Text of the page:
A Phormula for disaster

7 July 2009

It started out as a twisted Valentine's Day present in the form of an announcement by Phorm, a U.S. digital technology company. Phorm announced on Feb. 14 that it had signed deals with UK ISPs Virgin Media, Carphone Warehouse, and BT to place Phorm's technology on their networks, where it would access users' datastreams, unless the users opted out.

Yesterday, it appeared that Phorm's romance with the three ISPs came to an end, with BT's announcement that it was, for the time being, abandoning the idea of partnering with Phorm to sell clickstream data to advertisers.


The EU and various Internet privacy groups raised a ruckus over the plan that Phorm would use so-called deep packet inspection in a behavioral ad targeting service, where advertisers would pay for the datastream information so that they could more accurately target online advertising. Phorm would split the advertising revenue with the ISPs that it signed deals with.

In April, the EU took the UK to task over its implementation of some of the EU rules on confidentiality of communications, threatening to take the UK to court if they did not alter their laws on the matter. But it isn't just European countries that believe Phorm to be in, well, bad form.

Even though the company swears that all data collected is anonymous, last August, Congressional hearings in the U.S. caused cable TV giant and ISP Charter Communications to drop its plans to use NebuAd, a company with techniques similar to Phorm's. NebuAd folded earlier this year.

Part of the squeamishness various governments and privacy groups have experienced has to do with the fact that Phorm, which is based in Delaware in the U.S., used to be called 121Media, an adware company. While privacy groups considered their product to be spyware, 121Media always hotly denied this.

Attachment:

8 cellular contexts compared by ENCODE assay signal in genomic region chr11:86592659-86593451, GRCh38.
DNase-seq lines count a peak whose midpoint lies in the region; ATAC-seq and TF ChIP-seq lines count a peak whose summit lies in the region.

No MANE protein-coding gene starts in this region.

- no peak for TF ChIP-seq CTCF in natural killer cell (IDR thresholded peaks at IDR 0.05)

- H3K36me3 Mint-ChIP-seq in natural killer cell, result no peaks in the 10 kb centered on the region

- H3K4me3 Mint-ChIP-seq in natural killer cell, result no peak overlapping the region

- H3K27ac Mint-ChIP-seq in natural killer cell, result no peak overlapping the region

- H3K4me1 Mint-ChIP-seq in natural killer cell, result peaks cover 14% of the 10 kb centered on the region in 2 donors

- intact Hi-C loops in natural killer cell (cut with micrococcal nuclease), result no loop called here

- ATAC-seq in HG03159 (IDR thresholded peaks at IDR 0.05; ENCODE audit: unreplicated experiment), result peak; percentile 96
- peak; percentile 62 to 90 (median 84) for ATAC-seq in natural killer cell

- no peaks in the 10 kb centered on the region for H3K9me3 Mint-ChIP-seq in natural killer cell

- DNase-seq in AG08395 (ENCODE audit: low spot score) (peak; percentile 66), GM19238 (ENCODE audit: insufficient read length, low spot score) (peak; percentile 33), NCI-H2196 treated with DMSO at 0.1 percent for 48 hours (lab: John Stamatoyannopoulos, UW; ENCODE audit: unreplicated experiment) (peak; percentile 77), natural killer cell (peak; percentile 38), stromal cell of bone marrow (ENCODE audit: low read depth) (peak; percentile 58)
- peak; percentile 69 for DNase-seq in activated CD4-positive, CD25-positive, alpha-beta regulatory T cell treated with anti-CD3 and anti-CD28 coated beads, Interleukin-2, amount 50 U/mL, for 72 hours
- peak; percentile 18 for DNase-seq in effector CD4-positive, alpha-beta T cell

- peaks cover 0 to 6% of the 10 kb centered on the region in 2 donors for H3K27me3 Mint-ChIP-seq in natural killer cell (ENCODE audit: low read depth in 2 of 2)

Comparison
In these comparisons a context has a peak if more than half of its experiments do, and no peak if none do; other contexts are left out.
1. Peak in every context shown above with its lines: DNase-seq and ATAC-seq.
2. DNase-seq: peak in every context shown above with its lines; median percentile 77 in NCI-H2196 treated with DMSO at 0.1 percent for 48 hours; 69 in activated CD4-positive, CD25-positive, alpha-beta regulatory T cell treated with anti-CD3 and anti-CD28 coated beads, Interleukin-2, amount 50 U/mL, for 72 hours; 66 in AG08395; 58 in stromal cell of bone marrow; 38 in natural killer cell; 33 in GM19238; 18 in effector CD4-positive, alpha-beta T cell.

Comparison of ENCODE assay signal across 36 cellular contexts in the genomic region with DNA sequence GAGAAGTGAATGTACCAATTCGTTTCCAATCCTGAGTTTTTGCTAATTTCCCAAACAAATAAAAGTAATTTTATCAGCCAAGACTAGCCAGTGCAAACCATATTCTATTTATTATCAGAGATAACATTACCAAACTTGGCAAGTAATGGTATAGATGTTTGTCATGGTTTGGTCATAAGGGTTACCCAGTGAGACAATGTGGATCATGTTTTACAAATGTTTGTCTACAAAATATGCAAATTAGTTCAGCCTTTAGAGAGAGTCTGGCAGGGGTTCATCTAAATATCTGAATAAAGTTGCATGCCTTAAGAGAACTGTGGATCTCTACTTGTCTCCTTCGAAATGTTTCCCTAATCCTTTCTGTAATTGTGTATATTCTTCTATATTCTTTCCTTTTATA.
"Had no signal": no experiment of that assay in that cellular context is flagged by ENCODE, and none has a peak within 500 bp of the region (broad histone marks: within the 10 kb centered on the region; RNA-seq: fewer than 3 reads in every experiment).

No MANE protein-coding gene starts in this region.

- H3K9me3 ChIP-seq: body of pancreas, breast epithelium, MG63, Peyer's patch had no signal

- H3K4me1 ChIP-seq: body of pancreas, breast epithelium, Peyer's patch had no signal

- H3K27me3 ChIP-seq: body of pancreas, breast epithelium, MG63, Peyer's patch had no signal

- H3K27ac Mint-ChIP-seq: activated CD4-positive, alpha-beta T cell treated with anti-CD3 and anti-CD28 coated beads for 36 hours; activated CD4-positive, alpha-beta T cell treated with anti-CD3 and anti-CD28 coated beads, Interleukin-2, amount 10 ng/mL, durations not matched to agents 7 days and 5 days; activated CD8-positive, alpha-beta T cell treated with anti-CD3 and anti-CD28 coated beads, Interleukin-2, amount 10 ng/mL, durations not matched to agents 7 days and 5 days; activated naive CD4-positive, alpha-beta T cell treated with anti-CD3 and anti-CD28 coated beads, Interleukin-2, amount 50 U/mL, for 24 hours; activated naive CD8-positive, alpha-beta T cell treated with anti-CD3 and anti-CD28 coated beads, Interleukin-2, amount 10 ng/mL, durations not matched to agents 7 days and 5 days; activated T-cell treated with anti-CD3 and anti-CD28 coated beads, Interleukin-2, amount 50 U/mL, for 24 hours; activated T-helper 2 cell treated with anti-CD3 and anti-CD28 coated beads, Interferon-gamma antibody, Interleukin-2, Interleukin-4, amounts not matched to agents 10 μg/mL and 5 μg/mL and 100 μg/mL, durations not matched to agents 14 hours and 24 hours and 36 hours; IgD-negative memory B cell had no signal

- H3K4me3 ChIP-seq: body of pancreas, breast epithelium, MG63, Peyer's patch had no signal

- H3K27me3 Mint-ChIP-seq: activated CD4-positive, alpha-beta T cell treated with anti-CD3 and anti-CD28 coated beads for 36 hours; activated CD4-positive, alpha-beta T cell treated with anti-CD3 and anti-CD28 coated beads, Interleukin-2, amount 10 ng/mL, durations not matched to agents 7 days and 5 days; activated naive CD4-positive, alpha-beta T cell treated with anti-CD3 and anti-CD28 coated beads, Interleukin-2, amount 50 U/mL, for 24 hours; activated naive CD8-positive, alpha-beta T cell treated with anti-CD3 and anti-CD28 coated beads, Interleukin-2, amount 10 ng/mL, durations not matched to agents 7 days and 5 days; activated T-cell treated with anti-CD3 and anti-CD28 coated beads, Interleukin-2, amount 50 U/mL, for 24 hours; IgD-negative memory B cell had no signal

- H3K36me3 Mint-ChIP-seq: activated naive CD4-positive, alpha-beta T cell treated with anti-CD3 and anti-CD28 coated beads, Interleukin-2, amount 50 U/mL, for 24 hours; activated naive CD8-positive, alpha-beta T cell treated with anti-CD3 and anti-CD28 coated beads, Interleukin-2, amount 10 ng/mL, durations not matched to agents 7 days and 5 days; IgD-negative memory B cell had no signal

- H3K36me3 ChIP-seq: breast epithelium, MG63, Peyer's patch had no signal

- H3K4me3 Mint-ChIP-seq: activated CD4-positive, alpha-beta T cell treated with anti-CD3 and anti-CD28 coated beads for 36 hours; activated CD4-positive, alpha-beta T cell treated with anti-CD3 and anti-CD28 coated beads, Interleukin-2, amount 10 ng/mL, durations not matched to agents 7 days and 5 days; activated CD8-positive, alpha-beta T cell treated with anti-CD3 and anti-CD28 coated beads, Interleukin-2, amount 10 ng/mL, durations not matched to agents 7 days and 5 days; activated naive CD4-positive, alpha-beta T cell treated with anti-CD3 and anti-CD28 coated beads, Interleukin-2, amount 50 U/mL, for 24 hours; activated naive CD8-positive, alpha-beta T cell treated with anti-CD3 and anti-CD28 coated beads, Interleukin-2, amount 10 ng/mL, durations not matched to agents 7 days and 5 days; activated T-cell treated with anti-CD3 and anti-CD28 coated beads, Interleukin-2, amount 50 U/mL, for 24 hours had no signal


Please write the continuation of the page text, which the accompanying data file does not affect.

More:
According to Financial Times, after BT's announcement Monday, shares in Phorm dropped by 40%. For its part, Phorm simply said they were in a position where they were not dependent on any one market or ISP, and so would continue their endeavors overseas.

What is your reaction to BT's announcement Monday? And, on a lighter note, if an entity like Phorm used your clickstream info to target ads, what kinds of ads do you think would start showing up when you surf?

TOPICS:   Mobile


  • The B.
    Phorm are a bunch of c**ts, good riddance to bad rubbish, I can only hope that the EU prosecute the UK gov for taking no action against Phorm under current wire tapping laws, as let's be honest, tracking someone's browsing habits without permission is wire tapping.
  • Mike
    BT and TalkTalk have now both dropped Phorm. Only VirginMedia remain to make a public announcement...

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